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Two out of three managers aren't having fun on the job.

There's unhappy news for business executives these days - a sizable majority of their management employees say work is not fun anymore, a survey by "Industry Week" magazine reveals.

Nearly 63 percent of the survey respondents say there's no joy in jobsville for them. This disheartening statistics, from a group composed mainly of middle managers and first-line supervisors, confirms critical comments informally voiced throughout industry at least the last five years, "Industry Week's" editors report.

Why Isn't Work Fun?

Here are some of the key reasons cited for the lack of fun on the job: * nearly half (49 percent) blame the absence of teamwork and existence of a "dog-eat-dog" climate in the organizations. * 39 percent say paperwork, meetings and other bureaucratic nightmares stifle their initiative. * 30 percent complain that their efforts are not being acknowledged. * Other managers bemoan personnel cutbacks, poor communications and incompetent or ineffective management. Significantly, insufficient pay gets less than 10 percent of the blame.

The survey is based on the responses of 260 readers of "Industry Week", the industry management magazine of Penton Publishing.

Some Have Less Fun Than


According to the "Industry Week" survey, unhappiness is most prevalent among engineering staffs, where 75 percent of the respondents said they have no fun at work. Then come the human-resources/personnel folks - 71 percent have no fun - followed by production/manufacturing and distribution, both 67 percent. The men surveyed find their jobs more fun than women find theirs (38 percent versus 29 percent), and people employed by their companies less than a year are by far the happiest (by a 4-to-1 margin they find joy on the job).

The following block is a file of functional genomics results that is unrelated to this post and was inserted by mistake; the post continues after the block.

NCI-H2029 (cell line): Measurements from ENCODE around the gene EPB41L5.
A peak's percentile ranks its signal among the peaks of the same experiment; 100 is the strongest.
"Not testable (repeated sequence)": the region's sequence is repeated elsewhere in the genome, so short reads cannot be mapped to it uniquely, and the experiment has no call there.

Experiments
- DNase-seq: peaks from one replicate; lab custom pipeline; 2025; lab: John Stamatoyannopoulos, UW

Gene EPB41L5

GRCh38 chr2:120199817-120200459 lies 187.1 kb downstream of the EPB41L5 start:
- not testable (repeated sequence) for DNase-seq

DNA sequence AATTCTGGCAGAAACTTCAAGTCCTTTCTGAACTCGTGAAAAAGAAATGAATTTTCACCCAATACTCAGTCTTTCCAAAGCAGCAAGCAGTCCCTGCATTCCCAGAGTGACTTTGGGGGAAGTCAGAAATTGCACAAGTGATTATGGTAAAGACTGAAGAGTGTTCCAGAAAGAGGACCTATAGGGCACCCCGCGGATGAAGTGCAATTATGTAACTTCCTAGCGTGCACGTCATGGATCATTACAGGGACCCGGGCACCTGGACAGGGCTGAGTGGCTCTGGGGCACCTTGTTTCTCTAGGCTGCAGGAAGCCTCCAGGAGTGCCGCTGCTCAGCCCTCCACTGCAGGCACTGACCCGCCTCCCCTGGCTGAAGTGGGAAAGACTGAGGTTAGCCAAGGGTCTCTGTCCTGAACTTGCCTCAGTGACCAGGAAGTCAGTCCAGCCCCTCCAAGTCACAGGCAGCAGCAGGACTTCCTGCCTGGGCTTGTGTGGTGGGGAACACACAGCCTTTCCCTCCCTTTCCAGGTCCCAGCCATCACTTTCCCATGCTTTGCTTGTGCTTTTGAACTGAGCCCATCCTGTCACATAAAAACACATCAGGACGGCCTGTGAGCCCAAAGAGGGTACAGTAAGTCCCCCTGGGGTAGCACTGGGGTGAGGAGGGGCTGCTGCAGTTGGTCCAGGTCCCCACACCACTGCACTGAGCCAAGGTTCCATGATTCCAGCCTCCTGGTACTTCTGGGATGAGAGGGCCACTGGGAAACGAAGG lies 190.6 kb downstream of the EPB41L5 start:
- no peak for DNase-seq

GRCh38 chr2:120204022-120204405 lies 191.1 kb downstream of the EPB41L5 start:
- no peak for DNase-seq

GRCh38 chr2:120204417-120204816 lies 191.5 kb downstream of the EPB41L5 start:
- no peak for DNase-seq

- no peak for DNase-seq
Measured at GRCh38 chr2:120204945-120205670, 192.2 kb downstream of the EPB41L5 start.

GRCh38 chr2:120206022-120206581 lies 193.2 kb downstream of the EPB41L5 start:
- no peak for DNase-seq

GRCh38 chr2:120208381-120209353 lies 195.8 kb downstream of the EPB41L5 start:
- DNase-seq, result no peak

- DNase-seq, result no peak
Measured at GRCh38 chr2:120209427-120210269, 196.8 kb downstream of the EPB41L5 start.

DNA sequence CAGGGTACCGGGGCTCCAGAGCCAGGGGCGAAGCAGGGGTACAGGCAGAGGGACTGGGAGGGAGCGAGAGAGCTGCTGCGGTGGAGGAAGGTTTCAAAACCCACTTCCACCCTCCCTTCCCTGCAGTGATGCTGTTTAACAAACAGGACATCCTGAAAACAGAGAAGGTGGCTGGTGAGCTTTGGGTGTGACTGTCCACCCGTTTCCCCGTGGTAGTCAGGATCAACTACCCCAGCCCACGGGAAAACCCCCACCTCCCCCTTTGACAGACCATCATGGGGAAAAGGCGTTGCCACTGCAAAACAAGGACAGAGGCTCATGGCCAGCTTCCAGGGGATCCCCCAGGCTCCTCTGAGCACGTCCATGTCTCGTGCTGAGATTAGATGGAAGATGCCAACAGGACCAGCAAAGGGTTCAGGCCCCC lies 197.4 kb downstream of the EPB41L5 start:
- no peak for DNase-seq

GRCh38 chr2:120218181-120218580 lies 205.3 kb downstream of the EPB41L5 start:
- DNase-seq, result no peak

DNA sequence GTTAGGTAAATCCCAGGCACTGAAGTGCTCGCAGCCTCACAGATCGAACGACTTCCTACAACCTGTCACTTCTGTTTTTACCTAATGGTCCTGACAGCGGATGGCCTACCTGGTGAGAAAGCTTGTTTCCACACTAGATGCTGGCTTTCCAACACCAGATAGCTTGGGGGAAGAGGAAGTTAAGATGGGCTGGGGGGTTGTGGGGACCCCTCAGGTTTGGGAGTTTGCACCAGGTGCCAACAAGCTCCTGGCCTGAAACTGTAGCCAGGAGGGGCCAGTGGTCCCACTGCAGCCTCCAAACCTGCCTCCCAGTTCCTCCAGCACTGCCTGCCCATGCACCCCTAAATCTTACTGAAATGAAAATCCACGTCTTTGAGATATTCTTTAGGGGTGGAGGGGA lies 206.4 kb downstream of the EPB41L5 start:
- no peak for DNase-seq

Nearly 60 percent of the people "Industry Week" surveyed say working was once fun at their firms - though not in recent years.

What has changed?

Most often blamed (by 22 percent) are the hard economic times industries hit during the '80s - and the disrupting downsizing that followed. Nearly one in five employees (17 percent) attribute the end of fun to the arrival of a new, and presumably less friendly, CEO.

How to Bring Joy Back to


What would bring joy to the jobs of the unhappy? Nearly one-third of those surveyed didn't offer any recommendations, an indication of how unreceptive they feel current management would be to suggestion for change. However, only 1 percent believe their situations to be hopeless - that it'll "never" be fun to work in their companies.

Among the majority offering suggestions to restore joy to the job, most often proposed were: * Abolishing titles and "working as a team" * Providing more individual - and, significantly, nonmonetary recognition for employees' efforts. * "A boss who cares"

The Ten Commandments of

Business and How to Break


Bill Fromm believes there is only one way to make a mark in business: By breaking the rules. Fromm, the president of Barkley & Evergreen Advertising and a respected marketing authority, identifies ten basic theories and teaches readers how, and why, to break them. He Provides creative and unique alternatives to the conventional approaches long-used used in businesses. Taking the commonly held theory that "The Customer is King" for instance, Fromm shows why the best way to improve customer service is by improving employee morale: "Tell your employees that the customer is king, but show them that they're royalty as far as you're concerned." As the employees feeling of importance increases, the way they treat the customer will improve correspondingly.